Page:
• From which direction do most attendees approach the exhibit, and where do they enter it?
• What do attendees look at when they approach the space? What draws them in?
• Which part of the exhibit do they migrate to first?
• Are attendees eager or reluctant to provide their contact information to staffers?
• What is the overall mood of attendees? Are they excited, subdued, serious, inquisitive, puzzled?
• How much time do they spend engaged with a staffer or a presentation/demo?
• Do they explore at their leisure, or are they immediately intercepted by staff?
• Do most attendees appear have prescheduled meetings?
• What kinds of questions are attendees asking?
• Are any of your customers in competitors' booths? If so, what are they looking at and talking about?
• How long do they spend in the exhibit?
• What do they take with them when they leave the space?
• Where to do they go next?
• Which companies have placed ads in the show daily?
• Do competitors have press kits in the press room, and if so, what information is provided?
• Are competitors holding press conferences? If so, are they in the booth, in the convention center, and/or off site?
• Are there any other VIP or guerilla-marketing techniques targeting the press?
• How are reporters greeted in the booth? Do they meet with staffers or executives, and do they take anything away with them?
• Did competitors score any newsworthy awards, perhaps for new products, exhibit design, white papers, etc.?
• Which companies are hosting hospitality events, and are they well attended?
• Are companies recruiting at the show? If so, for what positions?
• Are competing executives speaking at the show? If so, are their sessions well attended?
• What types of sponsorships are competitors using, how many people are they reaching, and how much do they cost?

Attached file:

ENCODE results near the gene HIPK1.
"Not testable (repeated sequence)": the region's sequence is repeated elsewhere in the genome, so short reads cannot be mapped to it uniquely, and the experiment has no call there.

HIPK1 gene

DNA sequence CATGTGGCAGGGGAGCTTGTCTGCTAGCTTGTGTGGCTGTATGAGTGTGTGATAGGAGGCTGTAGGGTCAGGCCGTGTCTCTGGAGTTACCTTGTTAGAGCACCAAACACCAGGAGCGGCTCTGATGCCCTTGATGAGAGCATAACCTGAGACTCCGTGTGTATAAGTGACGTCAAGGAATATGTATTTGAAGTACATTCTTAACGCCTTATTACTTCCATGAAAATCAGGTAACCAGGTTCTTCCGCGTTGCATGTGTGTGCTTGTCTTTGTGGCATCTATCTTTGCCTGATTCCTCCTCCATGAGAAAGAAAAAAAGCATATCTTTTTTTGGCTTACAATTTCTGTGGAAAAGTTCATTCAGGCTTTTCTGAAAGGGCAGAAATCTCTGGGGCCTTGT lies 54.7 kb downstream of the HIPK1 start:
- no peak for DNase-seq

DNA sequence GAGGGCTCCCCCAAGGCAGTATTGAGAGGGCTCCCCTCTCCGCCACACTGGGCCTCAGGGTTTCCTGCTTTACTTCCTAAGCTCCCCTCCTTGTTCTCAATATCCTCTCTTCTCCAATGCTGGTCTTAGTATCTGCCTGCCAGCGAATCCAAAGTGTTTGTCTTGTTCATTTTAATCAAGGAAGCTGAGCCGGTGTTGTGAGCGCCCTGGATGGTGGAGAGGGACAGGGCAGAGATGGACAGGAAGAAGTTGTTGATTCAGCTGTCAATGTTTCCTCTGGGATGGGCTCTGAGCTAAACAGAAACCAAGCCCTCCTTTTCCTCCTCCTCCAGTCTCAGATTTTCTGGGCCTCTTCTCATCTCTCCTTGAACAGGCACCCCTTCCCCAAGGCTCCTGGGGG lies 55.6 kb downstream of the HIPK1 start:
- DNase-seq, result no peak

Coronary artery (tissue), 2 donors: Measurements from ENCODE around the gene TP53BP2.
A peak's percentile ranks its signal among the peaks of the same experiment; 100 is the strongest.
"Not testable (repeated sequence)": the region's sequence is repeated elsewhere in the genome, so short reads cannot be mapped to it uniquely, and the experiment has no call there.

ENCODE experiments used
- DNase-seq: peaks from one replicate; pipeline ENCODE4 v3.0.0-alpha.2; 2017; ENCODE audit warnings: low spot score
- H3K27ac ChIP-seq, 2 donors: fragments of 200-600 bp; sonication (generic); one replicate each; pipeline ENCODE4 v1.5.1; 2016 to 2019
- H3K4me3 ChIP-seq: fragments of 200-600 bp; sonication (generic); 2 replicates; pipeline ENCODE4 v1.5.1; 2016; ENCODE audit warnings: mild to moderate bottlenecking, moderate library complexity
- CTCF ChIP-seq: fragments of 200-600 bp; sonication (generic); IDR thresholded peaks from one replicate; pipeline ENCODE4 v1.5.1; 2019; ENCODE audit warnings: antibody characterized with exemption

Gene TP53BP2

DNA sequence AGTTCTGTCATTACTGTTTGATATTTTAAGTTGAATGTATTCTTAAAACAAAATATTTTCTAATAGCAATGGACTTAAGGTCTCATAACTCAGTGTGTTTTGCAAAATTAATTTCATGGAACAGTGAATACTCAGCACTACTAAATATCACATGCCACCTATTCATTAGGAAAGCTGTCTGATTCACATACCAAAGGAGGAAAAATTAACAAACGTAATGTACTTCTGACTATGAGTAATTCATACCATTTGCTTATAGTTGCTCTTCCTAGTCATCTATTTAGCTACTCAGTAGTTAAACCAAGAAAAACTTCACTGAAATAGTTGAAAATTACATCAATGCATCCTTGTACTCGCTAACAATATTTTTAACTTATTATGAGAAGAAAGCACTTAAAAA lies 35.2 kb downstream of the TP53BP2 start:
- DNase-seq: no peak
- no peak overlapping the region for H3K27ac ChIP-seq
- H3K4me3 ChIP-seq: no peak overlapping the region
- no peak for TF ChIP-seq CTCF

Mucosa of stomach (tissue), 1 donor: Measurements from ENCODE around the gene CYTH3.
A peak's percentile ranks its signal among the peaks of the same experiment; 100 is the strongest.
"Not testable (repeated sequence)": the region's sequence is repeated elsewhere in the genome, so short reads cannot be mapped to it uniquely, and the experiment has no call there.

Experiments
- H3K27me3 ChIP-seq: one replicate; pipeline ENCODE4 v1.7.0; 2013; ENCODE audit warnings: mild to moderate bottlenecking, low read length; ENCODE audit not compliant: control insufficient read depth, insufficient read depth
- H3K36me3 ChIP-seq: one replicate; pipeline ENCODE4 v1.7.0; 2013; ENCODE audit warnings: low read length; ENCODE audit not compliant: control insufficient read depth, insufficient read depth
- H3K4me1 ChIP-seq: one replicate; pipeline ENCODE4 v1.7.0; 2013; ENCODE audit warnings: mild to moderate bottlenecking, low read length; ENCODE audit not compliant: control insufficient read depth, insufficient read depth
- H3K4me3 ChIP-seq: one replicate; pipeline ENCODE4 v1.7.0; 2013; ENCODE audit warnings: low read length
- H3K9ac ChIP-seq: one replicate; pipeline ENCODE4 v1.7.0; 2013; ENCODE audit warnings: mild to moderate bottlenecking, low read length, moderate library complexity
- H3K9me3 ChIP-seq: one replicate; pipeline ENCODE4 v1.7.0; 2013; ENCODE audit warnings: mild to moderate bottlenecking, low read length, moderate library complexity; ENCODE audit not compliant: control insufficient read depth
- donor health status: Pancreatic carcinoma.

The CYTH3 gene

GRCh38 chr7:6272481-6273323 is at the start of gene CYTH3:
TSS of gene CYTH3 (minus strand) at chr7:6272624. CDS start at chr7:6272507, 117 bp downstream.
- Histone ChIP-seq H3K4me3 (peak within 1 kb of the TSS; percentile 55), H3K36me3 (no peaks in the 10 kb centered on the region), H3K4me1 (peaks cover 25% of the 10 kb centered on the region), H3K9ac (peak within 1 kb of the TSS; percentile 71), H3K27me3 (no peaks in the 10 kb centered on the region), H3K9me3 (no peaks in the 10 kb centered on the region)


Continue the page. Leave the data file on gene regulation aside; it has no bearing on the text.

Intelligence gathering isn't a once-and-done activity. It should continue after the show as well. Visit competitors' websites and talk with your customers, prospects, suppliers, and show management to answer these post-show questions.
• What kind of follow-up do leads receive?
• What type of post-show follow-up appears on the company website?
• Have competitors signed up for the same booth-space location and/or size next year?
• Did competitors secure any post-show media coverage?
• Is there any kind of ongoing buzz on competitors' social-media sites?
• Are influencers still talking about your rivals' products, exhibits, or tactics?
➤ Pre-Show and Off-Floor Analyses –
Along with at-show recon, exhibitors can gain a ton of info via pre-show research. Sources recommend you talk to show management and inquire about the activities of neighboring exhibitors to determine if competitors have planned any killer presentations or major product announcements during the show. Granted, ethical reps won't spill the beans about competitive secrets, but some info they're privy to is likely fit for public consumption – and it could give you a leg up on the competition.